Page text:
Undertow (1999)
 


DV  1 min. 50 sec. colour, stereo sound, scanned photographs to Digital Video  (this excerpt 1 min.)

 

Undertow is a phenomenon known from the surf on the beach, when at the breaking of a large wave you can feel it pulling at your legs under water, so that you are almost dragged out into the sea. It is a force that is literally lurking below the surface.
In Undertow, the camera is following a course underneath a highway that is built on concrete pillars. There seems to be no end to this viaduct. After some time, the image changes to negative. The monotonous forest of concrete columns now turns into a sinister, blue-white space with traces that man has left behind: containers, fences and billboards. And the camera is hurrying along towards the vanishing point.
The image switches back to positive when we encounter a man hovering motionlessly between the pillars, in fetal position. The camera does not stop, but starts turning around him. The man is the bench mark in a succession of photos edited into a sequence, with the frame moving jerkily around him.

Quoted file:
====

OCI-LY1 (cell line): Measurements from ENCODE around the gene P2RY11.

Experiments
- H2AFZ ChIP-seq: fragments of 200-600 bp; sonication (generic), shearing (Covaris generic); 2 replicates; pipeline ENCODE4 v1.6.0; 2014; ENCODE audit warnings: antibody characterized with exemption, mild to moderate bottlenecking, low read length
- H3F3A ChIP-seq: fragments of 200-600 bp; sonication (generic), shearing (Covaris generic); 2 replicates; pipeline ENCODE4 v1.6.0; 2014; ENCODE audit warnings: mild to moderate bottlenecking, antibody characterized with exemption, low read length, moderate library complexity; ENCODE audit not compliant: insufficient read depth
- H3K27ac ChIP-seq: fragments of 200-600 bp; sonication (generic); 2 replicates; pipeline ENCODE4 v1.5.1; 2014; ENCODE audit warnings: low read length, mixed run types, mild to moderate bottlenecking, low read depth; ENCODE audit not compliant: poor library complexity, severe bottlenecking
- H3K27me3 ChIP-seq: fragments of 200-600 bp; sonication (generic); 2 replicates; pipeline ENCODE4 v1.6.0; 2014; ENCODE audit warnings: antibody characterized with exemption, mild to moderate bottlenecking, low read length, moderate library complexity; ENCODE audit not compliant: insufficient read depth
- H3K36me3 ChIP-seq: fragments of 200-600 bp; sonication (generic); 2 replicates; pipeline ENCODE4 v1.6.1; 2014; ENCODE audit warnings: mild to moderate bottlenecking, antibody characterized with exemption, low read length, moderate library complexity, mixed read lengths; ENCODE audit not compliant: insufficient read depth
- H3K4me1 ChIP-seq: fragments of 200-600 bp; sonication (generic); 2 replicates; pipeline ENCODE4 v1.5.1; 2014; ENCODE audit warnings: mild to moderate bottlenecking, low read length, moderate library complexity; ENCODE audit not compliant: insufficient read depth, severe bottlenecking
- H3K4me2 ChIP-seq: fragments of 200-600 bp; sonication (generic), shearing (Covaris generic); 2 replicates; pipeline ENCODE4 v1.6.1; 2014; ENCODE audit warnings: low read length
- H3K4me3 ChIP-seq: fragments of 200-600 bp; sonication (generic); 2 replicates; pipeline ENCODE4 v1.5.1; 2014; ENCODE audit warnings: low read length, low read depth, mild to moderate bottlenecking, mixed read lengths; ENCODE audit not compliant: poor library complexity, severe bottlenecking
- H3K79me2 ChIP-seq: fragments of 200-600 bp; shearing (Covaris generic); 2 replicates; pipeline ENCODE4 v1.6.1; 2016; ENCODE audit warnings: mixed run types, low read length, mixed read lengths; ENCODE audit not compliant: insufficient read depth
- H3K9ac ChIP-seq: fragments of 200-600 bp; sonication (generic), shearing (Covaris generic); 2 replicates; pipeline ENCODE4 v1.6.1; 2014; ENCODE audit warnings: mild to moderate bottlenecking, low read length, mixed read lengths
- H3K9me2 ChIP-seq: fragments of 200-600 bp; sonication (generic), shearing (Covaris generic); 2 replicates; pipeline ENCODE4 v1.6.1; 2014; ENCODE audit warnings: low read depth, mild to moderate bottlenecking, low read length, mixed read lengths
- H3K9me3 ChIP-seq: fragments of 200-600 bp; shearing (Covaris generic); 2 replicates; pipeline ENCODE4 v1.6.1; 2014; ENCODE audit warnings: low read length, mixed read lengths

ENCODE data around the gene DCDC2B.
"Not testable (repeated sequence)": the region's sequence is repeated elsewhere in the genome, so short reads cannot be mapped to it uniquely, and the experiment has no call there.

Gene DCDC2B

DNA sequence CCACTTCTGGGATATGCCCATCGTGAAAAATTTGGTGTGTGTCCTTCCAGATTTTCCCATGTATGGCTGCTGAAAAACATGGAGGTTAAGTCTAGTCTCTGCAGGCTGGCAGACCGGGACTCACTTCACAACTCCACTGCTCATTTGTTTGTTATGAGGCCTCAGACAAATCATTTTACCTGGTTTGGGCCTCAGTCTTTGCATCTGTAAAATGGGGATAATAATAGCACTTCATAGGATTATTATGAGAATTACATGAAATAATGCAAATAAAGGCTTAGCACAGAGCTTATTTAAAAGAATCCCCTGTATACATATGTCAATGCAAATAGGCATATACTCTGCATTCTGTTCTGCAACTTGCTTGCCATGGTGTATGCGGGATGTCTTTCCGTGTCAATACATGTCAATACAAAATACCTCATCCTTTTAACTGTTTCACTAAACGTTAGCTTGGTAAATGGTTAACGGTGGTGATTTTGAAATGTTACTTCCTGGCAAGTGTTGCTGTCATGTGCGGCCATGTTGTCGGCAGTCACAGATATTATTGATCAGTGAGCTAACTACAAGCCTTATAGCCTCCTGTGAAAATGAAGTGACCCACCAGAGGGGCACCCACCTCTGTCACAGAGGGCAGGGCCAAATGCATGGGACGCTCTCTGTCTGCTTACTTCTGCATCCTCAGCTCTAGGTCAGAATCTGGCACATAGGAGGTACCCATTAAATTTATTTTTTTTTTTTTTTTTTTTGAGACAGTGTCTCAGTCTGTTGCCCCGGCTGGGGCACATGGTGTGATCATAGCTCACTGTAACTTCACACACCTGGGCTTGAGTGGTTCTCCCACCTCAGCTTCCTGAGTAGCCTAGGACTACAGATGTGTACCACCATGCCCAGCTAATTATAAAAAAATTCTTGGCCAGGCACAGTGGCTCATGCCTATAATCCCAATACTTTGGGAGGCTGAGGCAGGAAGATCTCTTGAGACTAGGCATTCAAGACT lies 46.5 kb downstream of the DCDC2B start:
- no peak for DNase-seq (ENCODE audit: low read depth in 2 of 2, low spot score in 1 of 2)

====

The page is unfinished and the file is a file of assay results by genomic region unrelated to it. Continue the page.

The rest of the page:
The line pattern of the architecture and the ominous atmosphere are reminiscent of etchings by the eighteenth-century artist Piranesi, or of the way expressionist film makers depicted the modern city in the early twentieth century. They seem to allude to the undercurrents of thoughts that could be running through the man’s mind. The way in which his surroundings are represented is a distortion of an apparent order; which similarly, in the caverns of the mind, could be reforged into a depiction of a more fearful sense of reality. Hanging motionlessly in an underworld, while up there everything is racing along.

Collection: Netherlands Media Art Institute.